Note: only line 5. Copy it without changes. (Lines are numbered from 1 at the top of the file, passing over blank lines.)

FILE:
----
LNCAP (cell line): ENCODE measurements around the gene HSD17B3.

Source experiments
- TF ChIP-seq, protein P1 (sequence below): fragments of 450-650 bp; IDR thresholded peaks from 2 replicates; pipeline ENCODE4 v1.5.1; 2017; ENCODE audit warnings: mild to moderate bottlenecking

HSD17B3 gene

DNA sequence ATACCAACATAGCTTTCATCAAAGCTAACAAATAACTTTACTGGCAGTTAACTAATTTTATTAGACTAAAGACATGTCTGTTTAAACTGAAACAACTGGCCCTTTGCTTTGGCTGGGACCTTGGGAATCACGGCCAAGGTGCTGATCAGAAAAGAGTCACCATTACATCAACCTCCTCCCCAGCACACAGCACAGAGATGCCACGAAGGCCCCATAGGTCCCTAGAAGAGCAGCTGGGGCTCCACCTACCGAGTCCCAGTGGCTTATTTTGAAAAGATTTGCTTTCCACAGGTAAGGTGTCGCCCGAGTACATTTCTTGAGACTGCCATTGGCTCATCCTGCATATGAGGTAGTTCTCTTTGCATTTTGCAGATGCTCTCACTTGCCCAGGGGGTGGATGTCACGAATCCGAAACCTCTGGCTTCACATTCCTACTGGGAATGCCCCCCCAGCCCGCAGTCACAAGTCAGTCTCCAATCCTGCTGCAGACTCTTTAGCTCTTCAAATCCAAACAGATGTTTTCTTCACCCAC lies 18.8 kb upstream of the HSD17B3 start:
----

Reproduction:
DNA sequence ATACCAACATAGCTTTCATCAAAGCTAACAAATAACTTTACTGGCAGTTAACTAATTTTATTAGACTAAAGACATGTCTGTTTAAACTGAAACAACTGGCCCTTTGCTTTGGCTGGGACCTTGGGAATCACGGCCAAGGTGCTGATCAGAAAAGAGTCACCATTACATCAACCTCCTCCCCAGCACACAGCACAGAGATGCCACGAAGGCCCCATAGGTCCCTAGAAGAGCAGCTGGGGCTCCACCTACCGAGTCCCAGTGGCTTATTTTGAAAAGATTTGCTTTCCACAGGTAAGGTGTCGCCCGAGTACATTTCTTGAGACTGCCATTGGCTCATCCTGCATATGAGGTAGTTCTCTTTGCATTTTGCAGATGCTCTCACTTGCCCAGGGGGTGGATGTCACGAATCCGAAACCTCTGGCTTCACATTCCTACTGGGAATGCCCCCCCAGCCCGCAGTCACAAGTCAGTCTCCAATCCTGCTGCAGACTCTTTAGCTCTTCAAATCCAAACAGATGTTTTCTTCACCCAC lies 18.8 kb upstream of the HSD17B3 start: